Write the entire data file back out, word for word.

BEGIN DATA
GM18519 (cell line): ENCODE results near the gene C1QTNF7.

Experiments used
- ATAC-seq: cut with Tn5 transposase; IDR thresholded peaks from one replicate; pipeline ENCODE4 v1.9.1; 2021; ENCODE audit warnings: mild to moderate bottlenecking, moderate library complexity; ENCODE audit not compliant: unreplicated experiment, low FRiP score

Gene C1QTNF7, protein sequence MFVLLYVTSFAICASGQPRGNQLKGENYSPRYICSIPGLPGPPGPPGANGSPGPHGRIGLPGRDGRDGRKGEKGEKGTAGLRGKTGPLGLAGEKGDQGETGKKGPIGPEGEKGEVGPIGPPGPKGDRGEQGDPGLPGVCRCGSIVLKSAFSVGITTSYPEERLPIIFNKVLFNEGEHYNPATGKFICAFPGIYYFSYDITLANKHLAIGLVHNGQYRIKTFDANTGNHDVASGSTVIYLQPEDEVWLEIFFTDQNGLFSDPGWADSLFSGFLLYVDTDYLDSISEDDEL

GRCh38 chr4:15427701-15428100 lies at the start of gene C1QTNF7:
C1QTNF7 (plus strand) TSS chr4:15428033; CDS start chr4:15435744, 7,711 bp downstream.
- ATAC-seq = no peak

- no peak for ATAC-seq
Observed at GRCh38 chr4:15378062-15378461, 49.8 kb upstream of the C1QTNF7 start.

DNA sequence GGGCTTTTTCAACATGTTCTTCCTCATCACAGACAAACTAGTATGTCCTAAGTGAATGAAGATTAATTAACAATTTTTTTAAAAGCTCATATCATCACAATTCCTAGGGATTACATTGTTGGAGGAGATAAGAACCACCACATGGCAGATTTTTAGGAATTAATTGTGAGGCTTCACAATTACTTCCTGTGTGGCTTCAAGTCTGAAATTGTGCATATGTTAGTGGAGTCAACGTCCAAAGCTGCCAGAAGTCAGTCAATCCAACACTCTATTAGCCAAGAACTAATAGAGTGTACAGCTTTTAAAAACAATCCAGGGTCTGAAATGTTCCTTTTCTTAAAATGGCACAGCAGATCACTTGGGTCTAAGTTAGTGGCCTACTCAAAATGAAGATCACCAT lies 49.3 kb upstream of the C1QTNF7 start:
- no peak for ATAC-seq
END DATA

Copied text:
GM18519 (cell line): ENCODE results near the gene C1QTNF7.

Experiments used
- ATAC-seq: cut with Tn5 transposase; IDR thresholded peaks from one replicate; pipeline ENCODE4 v1.9.1; 2021; ENCODE audit warnings: mild to moderate bottlenecking, moderate library complexity; ENCODE audit not compliant: unreplicated experiment, low FRiP score

Gene C1QTNF7, protein sequence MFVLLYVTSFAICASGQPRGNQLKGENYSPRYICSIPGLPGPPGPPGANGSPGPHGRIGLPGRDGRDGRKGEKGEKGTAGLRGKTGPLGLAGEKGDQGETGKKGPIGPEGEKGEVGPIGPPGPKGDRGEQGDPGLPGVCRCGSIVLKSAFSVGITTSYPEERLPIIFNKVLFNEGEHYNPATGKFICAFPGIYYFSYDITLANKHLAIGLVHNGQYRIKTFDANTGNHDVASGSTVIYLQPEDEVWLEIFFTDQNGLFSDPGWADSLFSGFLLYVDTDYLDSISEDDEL

GRCh38 chr4:15427701-15428100 lies at the start of gene C1QTNF7:
C1QTNF7 (plus strand) TSS chr4:15428033; CDS start chr4:15435744, 7,711 bp downstream.
- ATAC-seq = no peak

- no peak for ATAC-seq
Observed at GRCh38 chr4:15378062-15378461, 49.8 kb upstream of the C1QTNF7 start.

DNA sequence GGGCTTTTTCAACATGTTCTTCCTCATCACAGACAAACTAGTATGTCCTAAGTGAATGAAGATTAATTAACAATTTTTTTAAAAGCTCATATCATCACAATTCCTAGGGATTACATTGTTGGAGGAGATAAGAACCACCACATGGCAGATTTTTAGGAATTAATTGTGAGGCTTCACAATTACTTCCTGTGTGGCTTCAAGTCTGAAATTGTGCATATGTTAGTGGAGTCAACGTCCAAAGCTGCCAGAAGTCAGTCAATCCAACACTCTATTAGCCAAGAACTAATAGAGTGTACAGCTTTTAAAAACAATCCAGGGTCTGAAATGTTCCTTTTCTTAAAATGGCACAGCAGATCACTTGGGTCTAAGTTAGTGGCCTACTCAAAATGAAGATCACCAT lies 49.3 kb upstream of the C1QTNF7 start:
- no peak for ATAC-seq